The blue travelling diaries

[philiptellis] Walking the world in search of interestingness

Monday, January 17, 2011

Virgin Atlantic Premium Economy

I flew Premium Economy on Virgin Atlantic from Heathrow to Boston early this year. It wasn't quite business class. The seats are quite wide and roomy, but the seat belts are the same length as they are in economy, which makes them rather small for premium. Leg room isn't great either because each seat has some kind of block below it making it hard for tall people to stretch their feet out too far. My knees were bent the whole flight. The seats recline decently, but not all the way, so you're still at around 120 degrees. A little better than Economy, but the lack of leg room meant that sleep wasn't going to be easy.

Once you're seated, you get a glass of sparkling wine, which is apparently the only thing they're allowed to serve while on the ground. I'm not sure which authority that rule comes from.

The video screens are small. About the same size as the screens in Economy and half the size of the Economy screens on Jet Airways. The system was slow starting up but quick once it did start up. It appeared to be running X on linux.

Now while Premium Economy is a separate section on the aircraft, there are no toilets in this section. The nearest toilet is in Business Class, but you're not allowed to use it even if Business Class is empty. The toilet in Economy is two sections back, which means a long walk every time you need to use the loo. Not a big problem, but inconvenient.

On the whole it was an average experience. Not at all what I'd expect from Richard Branson's Virgin brand.

Saturday, January 01, 2011

My year in towns and cities 2010

Time for another one of these annual summaries. This year was a long one with about 70 flights and me hitting Star Alliance Silver status early in the year. It's too bad all the US domestic Star Alliance carriers suck or I'd have reached Gold too. Anyway, here goes:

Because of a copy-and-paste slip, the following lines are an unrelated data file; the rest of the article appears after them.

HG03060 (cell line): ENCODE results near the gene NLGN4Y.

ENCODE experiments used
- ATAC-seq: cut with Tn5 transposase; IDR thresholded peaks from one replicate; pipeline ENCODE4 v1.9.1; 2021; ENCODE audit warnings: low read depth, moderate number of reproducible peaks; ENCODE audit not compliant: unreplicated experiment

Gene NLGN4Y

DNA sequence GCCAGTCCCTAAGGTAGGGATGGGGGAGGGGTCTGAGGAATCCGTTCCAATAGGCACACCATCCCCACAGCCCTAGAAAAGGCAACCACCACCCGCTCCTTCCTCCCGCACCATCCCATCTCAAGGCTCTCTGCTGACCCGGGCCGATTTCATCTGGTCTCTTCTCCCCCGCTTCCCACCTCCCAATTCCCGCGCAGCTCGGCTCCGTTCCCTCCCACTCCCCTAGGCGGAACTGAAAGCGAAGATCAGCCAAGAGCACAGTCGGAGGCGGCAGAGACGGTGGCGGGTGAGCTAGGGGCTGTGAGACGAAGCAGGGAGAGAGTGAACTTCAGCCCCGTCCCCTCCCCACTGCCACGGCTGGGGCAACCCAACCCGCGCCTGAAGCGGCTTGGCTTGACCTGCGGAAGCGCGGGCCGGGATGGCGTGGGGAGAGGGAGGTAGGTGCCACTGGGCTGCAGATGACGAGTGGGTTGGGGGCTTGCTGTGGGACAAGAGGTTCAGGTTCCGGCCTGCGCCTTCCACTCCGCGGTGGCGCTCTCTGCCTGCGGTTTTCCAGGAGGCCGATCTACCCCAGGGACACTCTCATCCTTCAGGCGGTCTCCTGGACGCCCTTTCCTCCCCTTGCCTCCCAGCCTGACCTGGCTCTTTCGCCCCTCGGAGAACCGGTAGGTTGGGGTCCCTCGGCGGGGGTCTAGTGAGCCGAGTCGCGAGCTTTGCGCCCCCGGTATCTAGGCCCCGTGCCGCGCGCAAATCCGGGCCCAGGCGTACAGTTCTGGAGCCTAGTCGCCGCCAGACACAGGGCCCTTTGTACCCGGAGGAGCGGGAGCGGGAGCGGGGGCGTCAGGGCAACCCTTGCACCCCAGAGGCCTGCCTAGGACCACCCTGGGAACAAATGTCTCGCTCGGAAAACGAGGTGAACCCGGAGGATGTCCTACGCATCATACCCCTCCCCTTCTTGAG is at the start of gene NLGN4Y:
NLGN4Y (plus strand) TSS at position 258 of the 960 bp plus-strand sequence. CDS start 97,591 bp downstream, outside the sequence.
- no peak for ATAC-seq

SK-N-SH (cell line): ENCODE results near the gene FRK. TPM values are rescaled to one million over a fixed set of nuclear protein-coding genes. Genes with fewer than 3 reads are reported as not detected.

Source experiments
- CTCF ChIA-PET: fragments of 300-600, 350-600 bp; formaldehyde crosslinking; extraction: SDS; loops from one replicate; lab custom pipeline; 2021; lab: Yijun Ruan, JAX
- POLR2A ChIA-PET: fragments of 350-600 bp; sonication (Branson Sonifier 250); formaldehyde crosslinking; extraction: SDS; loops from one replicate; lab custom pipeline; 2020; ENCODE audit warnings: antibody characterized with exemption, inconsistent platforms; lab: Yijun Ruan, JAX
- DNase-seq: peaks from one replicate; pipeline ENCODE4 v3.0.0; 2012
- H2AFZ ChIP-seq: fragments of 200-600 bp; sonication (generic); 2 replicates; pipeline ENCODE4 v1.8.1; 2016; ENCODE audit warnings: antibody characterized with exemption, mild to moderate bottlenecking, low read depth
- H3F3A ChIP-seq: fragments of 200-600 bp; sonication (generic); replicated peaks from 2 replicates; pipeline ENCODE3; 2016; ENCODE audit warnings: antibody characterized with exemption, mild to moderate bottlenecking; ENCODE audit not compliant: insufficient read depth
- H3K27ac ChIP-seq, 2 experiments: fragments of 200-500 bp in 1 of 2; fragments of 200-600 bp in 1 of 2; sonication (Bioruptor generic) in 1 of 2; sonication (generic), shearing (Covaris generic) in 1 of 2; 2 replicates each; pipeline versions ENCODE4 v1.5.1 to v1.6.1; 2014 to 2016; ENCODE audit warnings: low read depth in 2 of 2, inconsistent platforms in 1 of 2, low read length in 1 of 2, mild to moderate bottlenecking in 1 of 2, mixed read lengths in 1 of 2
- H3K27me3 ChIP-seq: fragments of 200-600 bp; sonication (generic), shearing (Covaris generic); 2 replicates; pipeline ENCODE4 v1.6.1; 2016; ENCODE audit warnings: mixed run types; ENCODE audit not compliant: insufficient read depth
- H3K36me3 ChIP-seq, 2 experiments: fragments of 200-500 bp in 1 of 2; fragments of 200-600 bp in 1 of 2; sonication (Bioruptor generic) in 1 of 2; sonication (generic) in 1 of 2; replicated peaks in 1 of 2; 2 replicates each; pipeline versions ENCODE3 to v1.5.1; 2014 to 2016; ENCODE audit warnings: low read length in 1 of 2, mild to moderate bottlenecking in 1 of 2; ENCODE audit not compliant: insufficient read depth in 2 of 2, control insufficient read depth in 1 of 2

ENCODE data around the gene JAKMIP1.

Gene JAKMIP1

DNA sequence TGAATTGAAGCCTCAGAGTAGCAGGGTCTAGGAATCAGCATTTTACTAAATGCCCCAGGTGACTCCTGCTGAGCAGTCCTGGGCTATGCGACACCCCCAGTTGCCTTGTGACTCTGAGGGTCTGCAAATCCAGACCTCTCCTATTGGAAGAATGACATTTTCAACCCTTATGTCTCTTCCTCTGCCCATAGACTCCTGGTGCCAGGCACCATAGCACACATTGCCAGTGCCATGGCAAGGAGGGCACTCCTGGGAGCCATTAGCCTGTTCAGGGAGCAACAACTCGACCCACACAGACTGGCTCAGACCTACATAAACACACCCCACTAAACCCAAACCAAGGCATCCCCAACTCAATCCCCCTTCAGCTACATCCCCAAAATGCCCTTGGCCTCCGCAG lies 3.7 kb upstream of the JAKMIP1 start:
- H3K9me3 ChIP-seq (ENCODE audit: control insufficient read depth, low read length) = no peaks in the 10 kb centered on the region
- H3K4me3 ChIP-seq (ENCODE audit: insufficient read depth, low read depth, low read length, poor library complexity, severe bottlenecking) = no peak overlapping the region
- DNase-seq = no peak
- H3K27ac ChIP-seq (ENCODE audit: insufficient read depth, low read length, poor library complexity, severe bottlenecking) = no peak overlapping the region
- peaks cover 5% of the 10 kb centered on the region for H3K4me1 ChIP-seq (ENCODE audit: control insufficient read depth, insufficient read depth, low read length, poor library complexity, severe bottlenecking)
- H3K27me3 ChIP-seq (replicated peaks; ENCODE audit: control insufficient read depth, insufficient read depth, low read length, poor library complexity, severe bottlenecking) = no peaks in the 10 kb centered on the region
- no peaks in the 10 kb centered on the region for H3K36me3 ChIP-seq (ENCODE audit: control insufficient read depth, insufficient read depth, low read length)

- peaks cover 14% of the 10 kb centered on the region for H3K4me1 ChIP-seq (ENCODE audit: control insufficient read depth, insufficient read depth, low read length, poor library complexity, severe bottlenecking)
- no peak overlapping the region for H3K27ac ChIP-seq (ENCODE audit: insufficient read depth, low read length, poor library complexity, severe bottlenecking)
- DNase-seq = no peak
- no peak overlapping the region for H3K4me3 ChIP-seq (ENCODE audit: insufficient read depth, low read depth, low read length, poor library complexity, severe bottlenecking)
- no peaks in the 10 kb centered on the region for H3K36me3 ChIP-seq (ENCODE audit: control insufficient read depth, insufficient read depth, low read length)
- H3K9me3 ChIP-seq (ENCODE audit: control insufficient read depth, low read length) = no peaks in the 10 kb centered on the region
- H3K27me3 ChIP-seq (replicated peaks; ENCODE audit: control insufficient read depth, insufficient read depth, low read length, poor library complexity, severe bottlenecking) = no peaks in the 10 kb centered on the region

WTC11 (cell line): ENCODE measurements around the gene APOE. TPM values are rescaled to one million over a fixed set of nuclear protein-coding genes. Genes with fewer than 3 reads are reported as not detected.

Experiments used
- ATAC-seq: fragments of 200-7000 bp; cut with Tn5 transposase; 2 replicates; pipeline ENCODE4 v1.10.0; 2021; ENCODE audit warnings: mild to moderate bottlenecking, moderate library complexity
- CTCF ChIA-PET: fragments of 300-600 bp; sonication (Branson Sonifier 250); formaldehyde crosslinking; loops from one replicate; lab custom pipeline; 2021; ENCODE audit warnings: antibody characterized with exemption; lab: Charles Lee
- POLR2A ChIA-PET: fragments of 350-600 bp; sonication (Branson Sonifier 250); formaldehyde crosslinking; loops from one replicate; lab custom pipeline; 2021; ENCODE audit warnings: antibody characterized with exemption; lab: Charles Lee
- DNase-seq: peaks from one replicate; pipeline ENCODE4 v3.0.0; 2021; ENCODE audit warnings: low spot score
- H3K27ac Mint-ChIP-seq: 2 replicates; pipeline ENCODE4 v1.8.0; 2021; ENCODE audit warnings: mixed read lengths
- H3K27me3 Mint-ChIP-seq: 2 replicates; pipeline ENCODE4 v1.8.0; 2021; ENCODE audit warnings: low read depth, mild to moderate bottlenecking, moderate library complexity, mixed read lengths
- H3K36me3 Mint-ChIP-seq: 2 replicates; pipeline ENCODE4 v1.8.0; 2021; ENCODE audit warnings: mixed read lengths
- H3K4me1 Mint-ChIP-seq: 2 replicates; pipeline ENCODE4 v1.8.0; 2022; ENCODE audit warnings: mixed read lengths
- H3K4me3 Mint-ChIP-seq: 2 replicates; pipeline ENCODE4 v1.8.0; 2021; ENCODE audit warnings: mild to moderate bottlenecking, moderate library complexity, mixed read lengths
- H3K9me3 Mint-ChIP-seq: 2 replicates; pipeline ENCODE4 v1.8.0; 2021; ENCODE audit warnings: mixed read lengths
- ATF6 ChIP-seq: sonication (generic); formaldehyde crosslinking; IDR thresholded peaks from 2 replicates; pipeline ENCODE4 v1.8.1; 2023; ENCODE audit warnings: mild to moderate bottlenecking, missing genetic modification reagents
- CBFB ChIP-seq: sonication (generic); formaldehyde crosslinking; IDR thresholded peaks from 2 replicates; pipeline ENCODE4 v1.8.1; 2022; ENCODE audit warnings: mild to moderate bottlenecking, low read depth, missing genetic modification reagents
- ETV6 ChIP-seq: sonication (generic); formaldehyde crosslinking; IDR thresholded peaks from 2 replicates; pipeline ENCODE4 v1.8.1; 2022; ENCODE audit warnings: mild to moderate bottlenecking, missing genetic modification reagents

• Mumbai, MH, India
  • Dubai, UAE
  • Los Angeles, CA, USA
  • Boston, MA, USA
  • Brussels, Belgium
  • Rio Grande, PR, USA
  • Vieques, PR, USA
  • San Juan, PR, USA
  • Montreal, QC, Canada
  • Hong Kong, China
  • Bondi, NSW, Australia
  • Sydney, NSW, Australia
  • Newcastle, NSW, Australia
  • Melbourne, Vic, Australia
  • London, England
  • Berlin, Germany
  • San Diego, CA, USA
  • West Yellowstone, MT, USA
  • Wapiki, WY, USA
  • Wright, WY, USA
  • Sarasota, FL, USA
  • New York, NY, USA
  • Seattle, WA, USA
  • Stowe, VT, USA
  • Burlington, VT, USA
  • Richmond, VA, USA
  • Ithaca, NY, USA
  • Ann Arbor, MI, USA
  • Bangalore, KA, India
I've listed each city only once even if I've made multiple trips there. 19 of these trips were pleasure and the rest business. I will probably not travel as much in 2011.

Thursday, August 19, 2010

JetBlue's All You Can Jet pass

About 40 hours ago JetBlue announced their All You Can Jet pass (better known to experienced jetters as #aycj). A few minutes ago they announced that the 7 day pass had sold out.

#aycjJetBlue introduced the pass last year and I jumped at the offer. I knew that I wasn't going to take time off work, but four weekends was still tempting, so I got mine as did many others. At the end of the 30 days though, a new community was built. A community that communicated over twitter using the #aycj tag as a chat room, that met at airport terminals, most notably T5 at JFK, and a bunch of strangers that identified each other by the little blue button with a twitter tag. A few of them turned into celebrities in their own right.

The hype really built up even after all passes were sold out. There was enough press and blog action that even if JetBlue didn't make a profit off of it, they definitely won many new loyal customers.

So why would an airline do this? The timing of the pass seems to answer that question. Traditionally, the period between Labour day (the first Monday in September) and Thanksgiving is when Americans fly the least. Except for really busy routes, most flights will go empty. This is a great time for airlines to throw out special offers, and it essentially turns into a pricing war between who can offer the cheapest seats.

JetBlue wins this round because they did something completely different. They didn't offer cheaper seats, they offered one very expensive seat that you can take with you for 30 days. The restrictions on booking ensure it isn't abused, and the result is fuller flights, and possibly more people paying $6 to watch movies on board.

I bought my pass this year a few minutes after I saw the first tweet about it, even before the email from JetBlue hit my inbox. Now, a little under two days later, the passes are sold out. It took a lot longer last year, and it will probably be a lot shorter next year.

Here's looking forward to another 4 weekends of travel.